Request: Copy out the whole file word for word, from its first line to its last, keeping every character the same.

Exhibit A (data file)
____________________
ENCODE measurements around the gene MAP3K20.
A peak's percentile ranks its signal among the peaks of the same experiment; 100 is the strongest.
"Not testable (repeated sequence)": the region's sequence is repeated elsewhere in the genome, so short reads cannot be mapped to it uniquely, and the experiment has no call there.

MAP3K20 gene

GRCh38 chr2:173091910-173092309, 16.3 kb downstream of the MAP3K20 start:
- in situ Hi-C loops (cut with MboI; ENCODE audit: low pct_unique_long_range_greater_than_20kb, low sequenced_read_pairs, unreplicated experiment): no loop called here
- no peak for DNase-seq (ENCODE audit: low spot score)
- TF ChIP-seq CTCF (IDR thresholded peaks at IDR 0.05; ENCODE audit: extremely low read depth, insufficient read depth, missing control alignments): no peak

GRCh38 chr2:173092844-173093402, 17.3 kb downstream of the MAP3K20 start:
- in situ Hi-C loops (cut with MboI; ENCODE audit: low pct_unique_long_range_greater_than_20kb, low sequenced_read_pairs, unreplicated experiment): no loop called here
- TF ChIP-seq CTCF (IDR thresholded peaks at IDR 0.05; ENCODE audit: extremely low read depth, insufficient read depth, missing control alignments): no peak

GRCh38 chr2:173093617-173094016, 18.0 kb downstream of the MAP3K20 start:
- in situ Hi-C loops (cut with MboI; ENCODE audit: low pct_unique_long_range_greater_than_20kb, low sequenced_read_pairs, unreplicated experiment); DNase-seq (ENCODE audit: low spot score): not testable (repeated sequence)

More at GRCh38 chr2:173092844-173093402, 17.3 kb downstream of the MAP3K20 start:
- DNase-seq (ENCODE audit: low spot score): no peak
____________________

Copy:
ENCODE measurements around the gene MAP3K20.
A peak's percentile ranks its signal among the peaks of the same experiment; 100 is the strongest.
"Not testable (repeated sequence)": the region's sequence is repeated elsewhere in the genome, so short reads cannot be mapped to it uniquely, and the experiment has no call there.

MAP3K20 gene

GRCh38 chr2:173091910-173092309, 16.3 kb downstream of the MAP3K20 start:
- in situ Hi-C loops (cut with MboI; ENCODE audit: low pct_unique_long_range_greater_than_20kb, low sequenced_read_pairs, unreplicated experiment): no loop called here
- no peak for DNase-seq (ENCODE audit: low spot score)
- TF ChIP-seq CTCF (IDR thresholded peaks at IDR 0.05; ENCODE audit: extremely low read depth, insufficient read depth, missing control alignments): no peak

GRCh38 chr2:173092844-173093402, 17.3 kb downstream of the MAP3K20 start:
- in situ Hi-C loops (cut with MboI; ENCODE audit: low pct_unique_long_range_greater_than_20kb, low sequenced_read_pairs, unreplicated experiment): no loop called here
- TF ChIP-seq CTCF (IDR thresholded peaks at IDR 0.05; ENCODE audit: extremely low read depth, insufficient read depth, missing control alignments): no peak

GRCh38 chr2:173093617-173094016, 18.0 kb downstream of the MAP3K20 start:
- in situ Hi-C loops (cut with MboI; ENCODE audit: low pct_unique_long_range_greater_than_20kb, low sequenced_read_pairs, unreplicated experiment); DNase-seq (ENCODE audit: low spot score): not testable (repeated sequence)

More at GRCh38 chr2:173092844-173093402, 17.3 kb downstream of the MAP3K20 start:
- DNase-seq (ENCODE audit: low spot score): no peak